tool group under LED bulbs tool group under florescent bulbs

Another noticeable difference was that the LEDs created less heat than the fluorescent counterpart—very important if you run a shop in Florida or anywhere there’s extreme cold or heat. We used a FLIR thermal imaging camera to measure the heat off the bulbs after they were installed. We measured in the morning and also got up close so as to distinguish the bulb heat from the heat of the roof. The result was that the Go Green LED T8 Retrofit bulbs came in around 16 degrees F cooler. With these bulbs, there’s a lot of surface area to dissipate what heat is generated by the LED chips. In addition, the lifespan of these bulbs is 50,000 hours. Good luck outliving these things.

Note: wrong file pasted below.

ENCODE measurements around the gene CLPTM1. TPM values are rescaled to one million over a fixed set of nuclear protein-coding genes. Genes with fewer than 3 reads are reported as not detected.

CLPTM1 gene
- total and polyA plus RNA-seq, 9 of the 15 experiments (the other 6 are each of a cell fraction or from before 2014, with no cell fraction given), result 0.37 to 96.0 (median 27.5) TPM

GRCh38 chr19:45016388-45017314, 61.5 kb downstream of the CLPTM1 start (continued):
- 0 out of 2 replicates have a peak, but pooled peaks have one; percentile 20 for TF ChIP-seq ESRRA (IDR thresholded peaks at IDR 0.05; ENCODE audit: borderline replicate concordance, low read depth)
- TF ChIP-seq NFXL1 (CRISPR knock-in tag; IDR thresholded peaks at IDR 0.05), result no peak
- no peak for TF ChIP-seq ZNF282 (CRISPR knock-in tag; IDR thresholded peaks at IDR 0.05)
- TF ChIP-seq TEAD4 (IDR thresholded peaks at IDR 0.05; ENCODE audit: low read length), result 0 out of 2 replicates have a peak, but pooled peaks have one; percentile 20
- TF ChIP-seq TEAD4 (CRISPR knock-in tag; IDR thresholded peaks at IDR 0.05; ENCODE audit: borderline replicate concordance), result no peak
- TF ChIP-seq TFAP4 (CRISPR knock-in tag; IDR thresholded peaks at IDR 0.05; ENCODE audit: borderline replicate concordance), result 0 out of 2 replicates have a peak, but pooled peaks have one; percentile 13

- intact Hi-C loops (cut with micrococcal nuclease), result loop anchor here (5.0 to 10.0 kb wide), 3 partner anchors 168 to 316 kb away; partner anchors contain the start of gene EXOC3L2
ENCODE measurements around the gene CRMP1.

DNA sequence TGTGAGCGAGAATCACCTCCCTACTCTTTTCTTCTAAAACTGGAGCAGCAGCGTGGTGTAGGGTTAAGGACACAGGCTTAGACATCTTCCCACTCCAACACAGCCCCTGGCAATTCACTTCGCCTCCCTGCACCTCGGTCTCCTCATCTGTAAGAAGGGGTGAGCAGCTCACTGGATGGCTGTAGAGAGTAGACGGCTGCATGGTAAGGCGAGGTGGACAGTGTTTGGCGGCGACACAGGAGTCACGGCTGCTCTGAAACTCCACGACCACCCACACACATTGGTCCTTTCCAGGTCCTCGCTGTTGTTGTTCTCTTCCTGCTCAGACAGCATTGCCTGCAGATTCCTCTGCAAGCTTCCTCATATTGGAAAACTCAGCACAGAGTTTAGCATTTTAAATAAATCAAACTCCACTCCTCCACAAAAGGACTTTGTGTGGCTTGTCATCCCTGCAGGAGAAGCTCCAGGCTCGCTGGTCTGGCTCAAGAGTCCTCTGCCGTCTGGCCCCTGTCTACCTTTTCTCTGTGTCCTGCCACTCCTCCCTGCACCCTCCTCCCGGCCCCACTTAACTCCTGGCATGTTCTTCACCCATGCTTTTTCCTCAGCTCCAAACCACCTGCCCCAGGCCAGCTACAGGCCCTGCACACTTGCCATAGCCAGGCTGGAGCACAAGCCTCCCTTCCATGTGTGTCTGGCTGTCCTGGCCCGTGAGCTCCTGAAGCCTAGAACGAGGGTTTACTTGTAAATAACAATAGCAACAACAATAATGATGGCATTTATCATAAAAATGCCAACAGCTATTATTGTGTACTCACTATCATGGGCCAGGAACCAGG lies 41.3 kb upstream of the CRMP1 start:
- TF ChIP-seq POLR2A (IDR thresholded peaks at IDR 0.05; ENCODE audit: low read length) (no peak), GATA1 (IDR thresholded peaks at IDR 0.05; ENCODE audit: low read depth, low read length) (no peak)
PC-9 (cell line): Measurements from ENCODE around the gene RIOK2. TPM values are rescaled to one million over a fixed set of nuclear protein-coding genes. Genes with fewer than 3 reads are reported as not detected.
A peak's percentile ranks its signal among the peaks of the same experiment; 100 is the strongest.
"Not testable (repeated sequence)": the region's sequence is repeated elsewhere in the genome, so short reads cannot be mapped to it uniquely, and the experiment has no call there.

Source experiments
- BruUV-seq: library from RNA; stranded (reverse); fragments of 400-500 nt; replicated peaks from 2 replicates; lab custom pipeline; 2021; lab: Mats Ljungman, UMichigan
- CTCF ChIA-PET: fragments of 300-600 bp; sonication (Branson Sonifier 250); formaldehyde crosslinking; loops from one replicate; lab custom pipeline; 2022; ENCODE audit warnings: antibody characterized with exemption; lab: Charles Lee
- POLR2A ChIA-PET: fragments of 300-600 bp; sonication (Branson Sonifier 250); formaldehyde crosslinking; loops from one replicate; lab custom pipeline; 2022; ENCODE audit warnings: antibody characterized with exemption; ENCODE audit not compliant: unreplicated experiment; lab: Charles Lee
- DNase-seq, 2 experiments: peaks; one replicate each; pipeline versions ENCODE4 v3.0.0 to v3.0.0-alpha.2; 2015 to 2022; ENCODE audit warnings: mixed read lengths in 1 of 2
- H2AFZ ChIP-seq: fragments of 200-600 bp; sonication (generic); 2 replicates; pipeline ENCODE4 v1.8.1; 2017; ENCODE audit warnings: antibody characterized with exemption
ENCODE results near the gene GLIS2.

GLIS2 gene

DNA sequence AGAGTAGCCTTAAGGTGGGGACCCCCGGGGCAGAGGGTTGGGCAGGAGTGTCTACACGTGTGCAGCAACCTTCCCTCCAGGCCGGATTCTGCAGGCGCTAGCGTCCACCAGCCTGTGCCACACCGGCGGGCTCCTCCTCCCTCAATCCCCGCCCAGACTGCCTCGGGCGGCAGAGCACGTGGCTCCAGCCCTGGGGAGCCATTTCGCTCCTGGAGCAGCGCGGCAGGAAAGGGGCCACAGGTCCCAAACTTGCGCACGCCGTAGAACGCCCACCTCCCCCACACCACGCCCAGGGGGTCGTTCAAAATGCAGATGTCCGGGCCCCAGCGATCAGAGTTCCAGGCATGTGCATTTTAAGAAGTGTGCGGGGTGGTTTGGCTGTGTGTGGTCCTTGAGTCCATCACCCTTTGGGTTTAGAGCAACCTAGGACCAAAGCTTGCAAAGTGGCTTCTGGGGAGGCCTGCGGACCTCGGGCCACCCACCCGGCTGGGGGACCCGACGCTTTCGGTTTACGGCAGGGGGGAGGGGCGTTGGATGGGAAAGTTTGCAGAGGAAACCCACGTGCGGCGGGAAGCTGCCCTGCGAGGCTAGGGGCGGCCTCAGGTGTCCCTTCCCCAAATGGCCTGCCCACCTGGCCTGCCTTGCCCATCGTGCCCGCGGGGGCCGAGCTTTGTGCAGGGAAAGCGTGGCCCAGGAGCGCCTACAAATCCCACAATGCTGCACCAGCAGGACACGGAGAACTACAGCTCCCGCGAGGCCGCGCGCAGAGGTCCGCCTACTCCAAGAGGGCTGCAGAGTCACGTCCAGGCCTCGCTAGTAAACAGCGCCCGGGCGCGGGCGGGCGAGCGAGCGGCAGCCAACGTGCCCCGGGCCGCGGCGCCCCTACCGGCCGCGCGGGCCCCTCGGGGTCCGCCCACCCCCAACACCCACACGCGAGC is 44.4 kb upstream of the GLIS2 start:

LED thermal image 2 Fluorescent thermal image 2

Conclusion

With a lifespan of 50,000 hours, savings of 50-70% in efficiency, cooler run-temps, no harmful gases and metals, and a 5-year warranty, upgrading to Go Green LED T8 Retrofit bulbs is a compelling choice that will ultimately save you a lot of hassle and even some money. This was really a fun and quick job to retrofit these light fixtures, and anyone with general electrical knowledge (turn off the breaker) could easily pull this off. You can learn more about Go Green International’s line of T8 replacement bulbs here.

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Mike Gipson
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Mike Gipson

Robert,
Great article but it brought up a question that’s maybe apples and oranges.
From the Platt Electric website:
The Philips Lighting F32T8/TL850/ALTO is rated at 2,850 Lumens. (just a random example).
Go Green lists the LED T8 Retrofit at 1,600 lumens yet the shop looks brighter. Any idea why?

Robert
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Robert

Good article and I didn’t have a problem following your walk through but I think you might have a different definition of what a ‘common’ wire is than I do.